The British government would then put forward proposals for consultation on which legislation it wishes to retain, amend or revoke. Given the host of issues which will need to be sorted out in the next two years, employers will have some time to prepare for any changes which may occur. Specific areas to be considered include:
Employee Mobility: One area of concern is the future of EU citizens currently working in the UK, as well as the ability to recruit EU citizens for British work sites. Employees who have resided in the UK for more than five years may be eligible to apply for permanent residence, providing some certainty for employers. It is unlikely that others who have been in the UK for a shorter period will be affected during the two year negotiation period.
Employers should begin to monitor immigration status of employees, and begin planning what steps to take based on the outcome of negotiations. On a similar note, employers may, for the time being, continue to hire and recruit employees from EU countries as before. Employers should expect to see changes in this area and should pay particular attention to how talks address the status of recruits from the Eurozone.
Employment Litigation: While the UK has had its own discrimination laws since the 1970s, case law from the ECJ has directly influenced more recent laws such as The UK Equality Act of 2010. Europe’s influence on the terms and conditions of employment in the UK has been seen in other areas including, but not limited to, working hours (the EU Working Time Directive), removing the cap on compensation claims, and expanding the boundaries of associative discrimination.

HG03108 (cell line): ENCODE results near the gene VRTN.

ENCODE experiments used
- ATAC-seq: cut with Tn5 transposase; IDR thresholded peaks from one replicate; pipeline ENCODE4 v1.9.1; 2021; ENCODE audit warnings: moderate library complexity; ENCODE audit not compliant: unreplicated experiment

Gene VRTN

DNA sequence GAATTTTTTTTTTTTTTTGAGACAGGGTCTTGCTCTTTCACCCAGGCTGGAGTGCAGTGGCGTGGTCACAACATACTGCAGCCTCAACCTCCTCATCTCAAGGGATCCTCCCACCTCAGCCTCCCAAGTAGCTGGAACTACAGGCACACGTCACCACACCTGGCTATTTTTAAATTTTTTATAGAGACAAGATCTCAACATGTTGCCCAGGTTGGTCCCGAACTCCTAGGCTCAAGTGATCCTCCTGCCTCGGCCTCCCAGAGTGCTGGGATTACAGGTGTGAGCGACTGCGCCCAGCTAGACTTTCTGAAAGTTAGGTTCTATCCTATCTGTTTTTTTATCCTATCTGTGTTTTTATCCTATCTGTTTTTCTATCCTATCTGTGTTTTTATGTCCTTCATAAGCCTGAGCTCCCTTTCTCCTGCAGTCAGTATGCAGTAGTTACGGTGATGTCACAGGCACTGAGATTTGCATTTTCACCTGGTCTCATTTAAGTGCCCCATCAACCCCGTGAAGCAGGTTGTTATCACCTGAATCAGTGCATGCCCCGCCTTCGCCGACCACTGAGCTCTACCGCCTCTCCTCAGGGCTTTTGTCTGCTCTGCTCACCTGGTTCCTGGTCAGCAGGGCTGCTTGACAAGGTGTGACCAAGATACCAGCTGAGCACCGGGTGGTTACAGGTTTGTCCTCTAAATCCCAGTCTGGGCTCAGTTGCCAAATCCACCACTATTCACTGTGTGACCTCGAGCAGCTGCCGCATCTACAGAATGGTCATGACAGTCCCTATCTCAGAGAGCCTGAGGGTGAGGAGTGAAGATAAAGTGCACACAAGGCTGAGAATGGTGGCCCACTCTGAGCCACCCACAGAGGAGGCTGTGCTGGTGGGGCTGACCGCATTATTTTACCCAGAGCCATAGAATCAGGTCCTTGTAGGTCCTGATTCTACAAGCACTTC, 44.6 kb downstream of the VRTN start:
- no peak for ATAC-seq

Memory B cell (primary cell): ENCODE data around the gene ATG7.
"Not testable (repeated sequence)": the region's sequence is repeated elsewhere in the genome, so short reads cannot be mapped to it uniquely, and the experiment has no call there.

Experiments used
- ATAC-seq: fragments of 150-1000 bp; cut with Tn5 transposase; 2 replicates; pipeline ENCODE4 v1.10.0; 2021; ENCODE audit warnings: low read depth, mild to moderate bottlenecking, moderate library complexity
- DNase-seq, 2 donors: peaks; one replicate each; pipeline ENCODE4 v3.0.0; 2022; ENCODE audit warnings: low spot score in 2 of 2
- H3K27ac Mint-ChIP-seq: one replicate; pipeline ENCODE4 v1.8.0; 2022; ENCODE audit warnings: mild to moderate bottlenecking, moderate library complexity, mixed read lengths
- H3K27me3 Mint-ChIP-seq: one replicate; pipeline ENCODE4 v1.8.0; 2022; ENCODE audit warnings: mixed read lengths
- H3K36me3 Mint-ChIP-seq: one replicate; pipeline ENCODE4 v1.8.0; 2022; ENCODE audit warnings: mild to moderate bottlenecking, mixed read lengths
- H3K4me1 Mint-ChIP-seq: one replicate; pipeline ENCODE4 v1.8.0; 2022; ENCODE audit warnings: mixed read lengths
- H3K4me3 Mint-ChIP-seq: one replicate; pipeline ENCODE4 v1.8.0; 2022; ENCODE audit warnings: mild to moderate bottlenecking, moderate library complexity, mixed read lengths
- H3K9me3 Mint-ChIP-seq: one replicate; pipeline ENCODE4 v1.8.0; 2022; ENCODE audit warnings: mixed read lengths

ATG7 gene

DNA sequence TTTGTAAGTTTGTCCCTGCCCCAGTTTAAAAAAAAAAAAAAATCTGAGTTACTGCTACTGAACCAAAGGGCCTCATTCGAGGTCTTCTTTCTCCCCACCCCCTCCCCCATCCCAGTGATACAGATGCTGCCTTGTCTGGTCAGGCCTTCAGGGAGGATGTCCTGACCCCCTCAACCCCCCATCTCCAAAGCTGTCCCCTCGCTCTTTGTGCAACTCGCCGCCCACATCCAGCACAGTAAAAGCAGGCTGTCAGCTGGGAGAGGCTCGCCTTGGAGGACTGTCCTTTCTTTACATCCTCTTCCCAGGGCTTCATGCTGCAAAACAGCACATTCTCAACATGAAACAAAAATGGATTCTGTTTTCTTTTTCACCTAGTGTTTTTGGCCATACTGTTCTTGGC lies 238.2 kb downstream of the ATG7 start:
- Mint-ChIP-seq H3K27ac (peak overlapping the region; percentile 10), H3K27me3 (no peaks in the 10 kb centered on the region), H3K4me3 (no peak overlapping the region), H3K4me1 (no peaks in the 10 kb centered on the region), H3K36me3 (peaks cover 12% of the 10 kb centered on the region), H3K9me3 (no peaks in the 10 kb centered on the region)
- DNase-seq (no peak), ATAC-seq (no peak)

With so many rules having become enshrined in day-to-day business, it is most likely that we will see only the most unpopular regulations, such as legislation concerning working time, amended or revoked.
Transfer of Undertaking (Protection of Employment) Regulations of 2006 (“TUPE”): TUPE reflects the UK’s implementation of the EU Business Transfers Directive and forms an important part of UK labor law, protecting employees whose business is being transferred. Many employers consider it especially complex and it may therefore come under scrutiny during negotiations. However, like other EU inspired pieces of legislation, TUPE has become ingrained within the workplace, and employers may only see piecemeal change in this area.
Employee Privacy: EU-derived data protection laws impact the transfer of employee data out of the EU. This area will see increased regulation when the General Data Protection Regulation (GDPR), adopted in April of this year, comes into force in 2018. The Brexit vote creates significant uncertainty over the future of this legislation in Britain, and will likely impact preparations by international employers in reaction to the GDPR.
In conclusion, there will inevitably be changes in British law now that a Brexit has occurred. In the short term while negotiations are taking place, very little is likely to change. Employers should take advantage of this “grace period” during negotiations, bearing in mind the possible models which may be adapted. International employers should pay specific attention to the areas listed above. These are likely to be hotly debated during negotiations, and will likely have important consequences for the multinational employer doing business in the UK.